Photo: Gage Skidmore | Flickr
Senate Republicans just voted to block a bill that would keep federally subsidized student loan rates from doubling next year, virtually ensuring that college loans will continue to be a key issue during the 2012 presidential campaign. The Senate voted along party lines — 52 to 45 — to block the vote, denying Democrats the 60-vote majority they needed to even start debate on the bill. While both parties agree that the rates should remain low, lawmakers remain deadlocked over how to pay for the plan.
The Senate bill would pay for the loan-rate extension by ending tax breaks for “S Corporations,” or companies that have three or fewer shareholders. House Republicans passed a plan last month that would pay for the lower rates by cutting $6 billion from a preventative healthcare fund included in the Obamacare legislation. Senate Republicans want to hold a vote on that plan, but Senate Democrats have blocked the proposal.
Lawmakers now have until July 1, when the student loan rates expire, to work out a compromise. If they don’t vote to reauthorize the lower rates, roughly 7 million borrowers will see their student loan rates go from 3.4% to 6.8%.
The student loan plan has become a key talking point for President Barack Obama as he launches his 2012 re-election campaign. His Republican opponent Mitt Romney has also said he supports an extension of the lower interest rates, but has so far failed to say how he thinks the lower rate reauthorization should be paid for. And at a town hall in Ohio yesterday, he told students that “The answer is not to say let’s have the federal government give unlimited loans, no interest to everybody who wants them.”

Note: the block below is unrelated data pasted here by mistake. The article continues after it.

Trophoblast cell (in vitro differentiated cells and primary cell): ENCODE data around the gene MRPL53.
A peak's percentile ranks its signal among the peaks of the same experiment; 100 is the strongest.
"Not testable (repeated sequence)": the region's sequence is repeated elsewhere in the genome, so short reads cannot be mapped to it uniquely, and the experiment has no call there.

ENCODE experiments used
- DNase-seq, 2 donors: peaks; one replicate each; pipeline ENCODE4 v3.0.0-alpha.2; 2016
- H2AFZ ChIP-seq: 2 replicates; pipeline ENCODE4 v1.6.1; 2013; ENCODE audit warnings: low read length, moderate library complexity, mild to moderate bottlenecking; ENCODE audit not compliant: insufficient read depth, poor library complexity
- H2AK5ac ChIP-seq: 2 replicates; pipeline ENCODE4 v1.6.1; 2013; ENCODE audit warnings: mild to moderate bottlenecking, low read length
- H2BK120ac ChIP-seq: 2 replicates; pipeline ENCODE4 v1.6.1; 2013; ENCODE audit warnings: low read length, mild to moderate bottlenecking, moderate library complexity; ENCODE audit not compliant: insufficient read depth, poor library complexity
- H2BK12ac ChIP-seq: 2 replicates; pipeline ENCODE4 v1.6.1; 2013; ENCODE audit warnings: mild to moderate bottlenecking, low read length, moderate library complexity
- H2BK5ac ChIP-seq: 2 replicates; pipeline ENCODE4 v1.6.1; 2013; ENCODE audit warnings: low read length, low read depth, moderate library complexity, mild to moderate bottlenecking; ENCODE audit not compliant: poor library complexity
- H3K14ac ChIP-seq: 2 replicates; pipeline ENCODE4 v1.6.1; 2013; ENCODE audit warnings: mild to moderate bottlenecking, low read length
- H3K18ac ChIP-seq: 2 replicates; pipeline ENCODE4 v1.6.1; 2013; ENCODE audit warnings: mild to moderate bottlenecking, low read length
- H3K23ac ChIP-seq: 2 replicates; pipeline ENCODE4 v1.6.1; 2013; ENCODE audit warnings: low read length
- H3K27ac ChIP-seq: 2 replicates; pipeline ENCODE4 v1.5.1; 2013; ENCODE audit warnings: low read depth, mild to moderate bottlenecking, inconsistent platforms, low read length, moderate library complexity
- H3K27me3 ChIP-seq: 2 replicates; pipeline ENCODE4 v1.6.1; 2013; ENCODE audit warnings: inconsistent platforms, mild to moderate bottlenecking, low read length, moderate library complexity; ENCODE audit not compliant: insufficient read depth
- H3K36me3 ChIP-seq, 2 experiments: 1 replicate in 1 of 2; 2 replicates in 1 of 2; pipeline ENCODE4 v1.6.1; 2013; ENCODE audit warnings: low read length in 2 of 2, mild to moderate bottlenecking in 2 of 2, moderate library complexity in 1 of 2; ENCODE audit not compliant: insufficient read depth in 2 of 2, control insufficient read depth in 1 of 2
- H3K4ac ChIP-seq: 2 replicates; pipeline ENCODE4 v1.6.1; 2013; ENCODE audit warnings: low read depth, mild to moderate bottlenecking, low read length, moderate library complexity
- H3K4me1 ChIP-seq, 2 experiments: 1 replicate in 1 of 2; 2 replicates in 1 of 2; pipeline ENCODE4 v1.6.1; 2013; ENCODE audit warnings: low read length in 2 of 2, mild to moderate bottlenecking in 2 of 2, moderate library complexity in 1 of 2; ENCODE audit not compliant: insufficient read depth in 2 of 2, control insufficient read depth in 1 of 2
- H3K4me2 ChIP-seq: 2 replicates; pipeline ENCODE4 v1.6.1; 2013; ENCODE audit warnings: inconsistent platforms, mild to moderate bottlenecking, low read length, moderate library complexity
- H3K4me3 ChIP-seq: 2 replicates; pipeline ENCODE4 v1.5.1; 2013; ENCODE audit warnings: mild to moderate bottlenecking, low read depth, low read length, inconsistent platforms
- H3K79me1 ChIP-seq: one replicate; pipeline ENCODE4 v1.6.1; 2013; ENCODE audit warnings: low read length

“By the way, you’re going to hear that. In an effort to try to and reengage college students and graduate students to get involved in the Obama campaign, and they’re pulling back, obviously, they’re not as enthusiastic as they were,” Romney said, according to ABC News. “In an effort to try to get them engaged, he’s going to promise to give a lot of free stuff to them. And to say, I’ll pay for your education, or I’ll get rid of the loans.”
The Obama campaign is hitting Romney for trying to moderate his stance on the issue today. In a research memo obtained by Politico, the campaign slams the former Massachusetts Governor for telling college students to “shop around” for lower college prices, and attacks him for supporting Rep. Paul Ryan’s budget plan, which would cut Pell Grants.
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